Censorship - Blacklist et al...
At one point last years, Packer 50% owned Betfair was on the so called 'Blacklist'! Why, a simple mistake or something more sinister? The Australian Communications Minister is understood to have earmarked, some insiders say, singled out, the online poker and online casino sector. Religion and other "controversial" matter said to be "not acceptable to a reasonable adult" is also on the hit list. Folks, keep in mind the Wikileaks is understood to be on the list. You know, the guys who exposed the crimes against humanity in Iraq via their world famous website. That should have the reader concerned. Who is next on the list, and why? Richard Branson's Virgin is soon to do a hard launch of Virgin Gaming in Los Angeles. Virgin also have AWOMO (in collaboration with GDI), both of which are non gambling (at least at this stage). Branson also has the very successful Virgin Games - offering Virgin Casino, Virgin Poker and Virgin Bingo. The Virgin gambling products are not available to Australians. The question begs, will Branson's AWOMO and Virgin Gaming be available to Aussies, given its accessed via the internet? They may be an answer that needs addressing from both the Australian Labor and Liberal Party. The Greens are against censorship, and the Greens political preference is Liberal.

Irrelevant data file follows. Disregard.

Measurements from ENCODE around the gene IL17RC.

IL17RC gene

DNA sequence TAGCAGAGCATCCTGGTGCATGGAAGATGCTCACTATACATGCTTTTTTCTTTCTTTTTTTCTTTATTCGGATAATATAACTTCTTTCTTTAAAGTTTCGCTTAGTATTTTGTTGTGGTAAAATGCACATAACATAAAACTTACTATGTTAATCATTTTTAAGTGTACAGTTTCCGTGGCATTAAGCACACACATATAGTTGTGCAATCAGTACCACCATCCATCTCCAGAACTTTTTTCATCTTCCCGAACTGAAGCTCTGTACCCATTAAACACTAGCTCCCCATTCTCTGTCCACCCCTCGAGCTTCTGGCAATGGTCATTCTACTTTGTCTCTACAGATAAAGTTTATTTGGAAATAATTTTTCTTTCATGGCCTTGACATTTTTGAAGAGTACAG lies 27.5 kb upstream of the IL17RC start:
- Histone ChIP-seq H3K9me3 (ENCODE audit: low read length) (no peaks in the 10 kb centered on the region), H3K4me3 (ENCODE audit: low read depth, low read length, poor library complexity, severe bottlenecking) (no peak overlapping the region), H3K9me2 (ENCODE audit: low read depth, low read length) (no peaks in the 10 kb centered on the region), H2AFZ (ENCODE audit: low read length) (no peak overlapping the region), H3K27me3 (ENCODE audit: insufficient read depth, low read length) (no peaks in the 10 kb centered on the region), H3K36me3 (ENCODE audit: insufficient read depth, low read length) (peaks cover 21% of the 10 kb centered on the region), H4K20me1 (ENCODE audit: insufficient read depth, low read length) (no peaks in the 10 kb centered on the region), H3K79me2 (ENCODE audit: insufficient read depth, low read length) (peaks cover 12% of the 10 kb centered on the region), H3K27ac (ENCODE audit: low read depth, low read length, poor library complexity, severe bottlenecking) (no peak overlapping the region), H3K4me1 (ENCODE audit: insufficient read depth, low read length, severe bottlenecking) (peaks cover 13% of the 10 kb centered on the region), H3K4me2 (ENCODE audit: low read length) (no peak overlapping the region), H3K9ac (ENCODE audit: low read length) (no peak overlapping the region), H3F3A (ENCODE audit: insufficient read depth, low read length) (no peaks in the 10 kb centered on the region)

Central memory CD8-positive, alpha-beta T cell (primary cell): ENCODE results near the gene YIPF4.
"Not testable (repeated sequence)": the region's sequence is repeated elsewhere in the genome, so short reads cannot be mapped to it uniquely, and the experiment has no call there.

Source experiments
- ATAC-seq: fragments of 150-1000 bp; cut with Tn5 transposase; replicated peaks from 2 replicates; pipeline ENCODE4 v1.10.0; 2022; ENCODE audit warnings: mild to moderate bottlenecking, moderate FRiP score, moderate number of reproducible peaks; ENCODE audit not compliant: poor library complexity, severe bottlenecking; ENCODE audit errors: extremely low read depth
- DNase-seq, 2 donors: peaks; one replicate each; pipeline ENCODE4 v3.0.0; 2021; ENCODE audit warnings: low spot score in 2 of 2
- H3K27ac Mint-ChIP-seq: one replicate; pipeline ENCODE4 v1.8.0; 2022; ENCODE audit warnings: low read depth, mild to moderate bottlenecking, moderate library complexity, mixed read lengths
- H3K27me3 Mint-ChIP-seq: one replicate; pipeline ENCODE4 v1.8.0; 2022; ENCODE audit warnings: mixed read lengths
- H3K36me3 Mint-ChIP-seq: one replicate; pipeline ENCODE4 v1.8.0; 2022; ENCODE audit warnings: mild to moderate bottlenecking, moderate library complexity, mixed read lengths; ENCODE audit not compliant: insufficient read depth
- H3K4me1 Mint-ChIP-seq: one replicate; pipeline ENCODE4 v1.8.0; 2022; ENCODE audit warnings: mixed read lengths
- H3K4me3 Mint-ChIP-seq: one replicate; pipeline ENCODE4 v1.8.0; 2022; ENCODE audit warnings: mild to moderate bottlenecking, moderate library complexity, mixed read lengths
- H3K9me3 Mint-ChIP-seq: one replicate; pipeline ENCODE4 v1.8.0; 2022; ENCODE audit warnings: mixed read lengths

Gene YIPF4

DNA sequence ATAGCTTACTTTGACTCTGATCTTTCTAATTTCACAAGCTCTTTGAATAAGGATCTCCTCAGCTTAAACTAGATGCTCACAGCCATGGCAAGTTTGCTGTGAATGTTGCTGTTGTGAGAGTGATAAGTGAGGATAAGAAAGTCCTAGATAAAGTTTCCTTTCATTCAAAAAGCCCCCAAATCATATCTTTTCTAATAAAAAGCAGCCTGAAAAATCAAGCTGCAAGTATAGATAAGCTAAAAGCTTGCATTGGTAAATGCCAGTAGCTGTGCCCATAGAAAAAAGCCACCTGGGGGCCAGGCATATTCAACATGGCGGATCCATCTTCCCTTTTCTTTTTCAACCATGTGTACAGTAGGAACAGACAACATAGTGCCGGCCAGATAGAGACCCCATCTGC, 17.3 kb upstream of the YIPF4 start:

Media Man is hopeful that this relatively basic write up will help further explain the igaming sector in Australia - Asia Pacific, and will form part of the road map for law makers and those in and around the industry. It's a complex subject, one where the legal eagles will likely be winners, but one we hope responsible brands and punters alike will also be in the winners circle. Any haters or detractors out there, keep in mind that this news report is not comprehensive, nor is it intended to be. It's some commentary and information put into the public domain while the subject matter is so politically hot in Australia. Media Man has a number of disclaimers on this article to add some balance to the ongoing discussion.
We look forward to continued balance coverage from the likes of Fairfax Media, News Limited, the ABC, SBS and others. We thank Gambling911 as a global media platform to put our thoughts into the public domain.
As always, bet with your head, not over it, know the odds and have fun. Good hunting and happy punting.
Media Man 'Online Casino Of The Month' PartyCasino
Media Man 'Online Casino Game Of The Month'
Sinatra Slot, 2nd place - Cleopatra, 3rd place - The Godfather
*Greg Tingle is a special contributor for Gambling911
*Media Man http://www.mediamanint.com is primarily a media, publicity and internet portal development company. Gaming is just one of a bakers dozen of industries covered
*The writer owns shares in Crown Limited and Virgin